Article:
Saturday, October 1, 2011

Recognition and Identification

I've been thinking quite a bit, lately, about how birders identify birds. Well, actually, by "lately" I mean the past few years--but more so in recent months.

Two blogs discussed this topic in June. A post by Blake Mathys on the ABA blog (How do we identify birds?) and by Ann Nightingale and Dave Irons on the BirdFellow blog (The Recognition vs. Identification Gap) provide an introduction to this topic.

My thoughts ponder the following types of questions.

Why can one person accurately identify a distant and poorly-glimpsed bird, while the person next to him, with the same view and apparently equal field experience and desire to identify birds, has no idea what the bird might have been?

Everyone does it; it's not just beginners who misidentify birds. Why do some experienced birders, who know all the correct field marks, sometimes badly misidentify a common and well-seen bird?

Why does a bird photo sent to the local bird discussion list generate so many diverse (and strongly held) opinions about what it is--even though it is unambiguously identifiable?

I think the answer to these questions comes down to two different reasons.

One reason is that some birders recognize birds based on clues in addition to the standard "field marks" listed in the book. Besides the plumage description (color pattern, wingbars, etc.) in the field guide, each bird comes with a certain shape, a set of behaviors, a certain habitat and specific niche within that habitat. Flying birds have a characteristic flight pattern. And most birds are not silent. And we're seeing them on a certain date, a specific season or time period during the year. (Birds in photos lack these supporting additional clues, thus why they sometimes fool even the best birders.)

Of course, each birder brings with them their own unique set of experiences with the birds they've seen in the past. Certainly, the more time in the field each birder has, the more opportunity they have to form patterns of bird recognition. Thus, to get better at bird ID, spend more time watching birds. (Duh.)

But to a large degree, shape, habitat, niche, behaviors, flight style, songs and calls, and status and distribution can be precisely described--they aren't totally subjective. They can be taught and can be learned--even without direct field experience with the bird under consideration. [See the series of posts: Seven methods of identifying birds.]

Oh, and the second reason some birders have trouble getting to the "advanced" level (meaning quickly and accurately identifying nearly every bird they see)? A future post ("Advanced birding means learning the basics") discusses this.

5 comments:

  1. This is a topic I have dwelt on a lot too. http://www.birdingisfun.com/2011/05/recognizing-vs-identifying-birds.html

    After reading Kenn Kaufman's Field Guide to Advanced Birding, I realized that it was really getting one back to the basics...but at a level that only people who want to be great at identifying birds in the field would be interested in. One can enjoy birding in so many different ways, but being able to quickly and easily "recognize" the greatest amount of species in the field is something that I personally enjoy and aspire to. Its not for everyone, but we all tend to instinctively "rank" other birders by their ability to identify and recognize birds in the field.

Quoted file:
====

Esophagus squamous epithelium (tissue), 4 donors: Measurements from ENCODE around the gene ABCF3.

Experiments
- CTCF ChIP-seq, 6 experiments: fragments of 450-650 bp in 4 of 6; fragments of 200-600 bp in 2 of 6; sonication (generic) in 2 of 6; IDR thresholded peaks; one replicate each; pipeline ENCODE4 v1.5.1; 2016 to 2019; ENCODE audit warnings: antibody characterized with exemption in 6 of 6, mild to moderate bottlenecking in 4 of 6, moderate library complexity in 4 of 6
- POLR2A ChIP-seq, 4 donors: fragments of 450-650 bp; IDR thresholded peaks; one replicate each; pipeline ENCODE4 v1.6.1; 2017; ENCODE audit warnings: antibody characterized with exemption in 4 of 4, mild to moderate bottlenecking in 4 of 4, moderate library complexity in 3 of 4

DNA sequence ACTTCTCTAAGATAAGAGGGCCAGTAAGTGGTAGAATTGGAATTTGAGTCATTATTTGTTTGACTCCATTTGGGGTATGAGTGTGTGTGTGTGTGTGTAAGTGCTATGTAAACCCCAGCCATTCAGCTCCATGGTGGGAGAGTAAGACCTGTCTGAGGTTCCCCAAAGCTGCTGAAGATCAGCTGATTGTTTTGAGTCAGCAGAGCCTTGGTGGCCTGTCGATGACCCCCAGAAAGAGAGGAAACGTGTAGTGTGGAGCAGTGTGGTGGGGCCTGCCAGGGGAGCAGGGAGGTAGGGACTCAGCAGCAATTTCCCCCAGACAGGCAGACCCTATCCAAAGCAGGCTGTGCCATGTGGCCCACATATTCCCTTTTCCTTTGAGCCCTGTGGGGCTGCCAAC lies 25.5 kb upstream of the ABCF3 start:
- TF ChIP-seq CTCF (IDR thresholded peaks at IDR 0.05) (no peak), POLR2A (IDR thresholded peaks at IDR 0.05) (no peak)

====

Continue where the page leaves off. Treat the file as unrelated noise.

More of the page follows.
I think "recognizing" bids comes down to consistency in the field and length of experience.

    ReplyDelete
  2. Yes, 'recognize' is a good word to use. 'shape' and 'behaviour' = posture. For example, just looking at overall colour and colour pattern, some people could confuse a dark photo of a Hammond's Flycatcher with an Orange-crowned Warbler but recognition and experience would tell one the bird was sitting too upright with neck scrunched down for it to be a warbler.

    Recognizing posture becomes so innate, experienced birders can hardly describe it. Like recognizing a friend from the back just by how they are sitting.

    I also use 'cuteness'! A Lesser Yellowlegs is cuter than a Greater because of its proportionally smaller head. And 'beauty'. A pintail's proportions and colour hues in eclipse and the female are more beautiful than other ducks.

    ReplyDelete
  3. Robert, I think I may have forgotten your post... or rather, I read it and was thinking about it subliminally when these other posts came out. I know there have been a couple other blog posts on this topic recently, too.

    Dianne, I don't mind the labels cute or beautiful, but I've been really trying to pay attention to exactly what the shapes are that bring these labels to mind. If I can describe the shapes exactly, I can communicate these differences to others.

    "Recognition," as Robert uses it in his post, goes on in a split-second, and often unconsciously. I try to figure out exactly "why I know what I know." It's hard!

    ReplyDelete
  4. Oh, by the way, the second part of this identification versus recognition discussion, "Advanced birding means learning the basics," is scheduled for next month, November 1. Stay tuned!

    ReplyDelete
  5. A very advanced birder who is a friend of mine and has been birding for 60+ years frequently uses the term "gestalt", which describes all of the factors that you mention above. What it comes down to though is that his internal birding "computer" is more advanced than mine, has a faster processor and a bigger hard drive. He has built an impressive "computer" over time. I hope to have one like his someday.

    ReplyDelete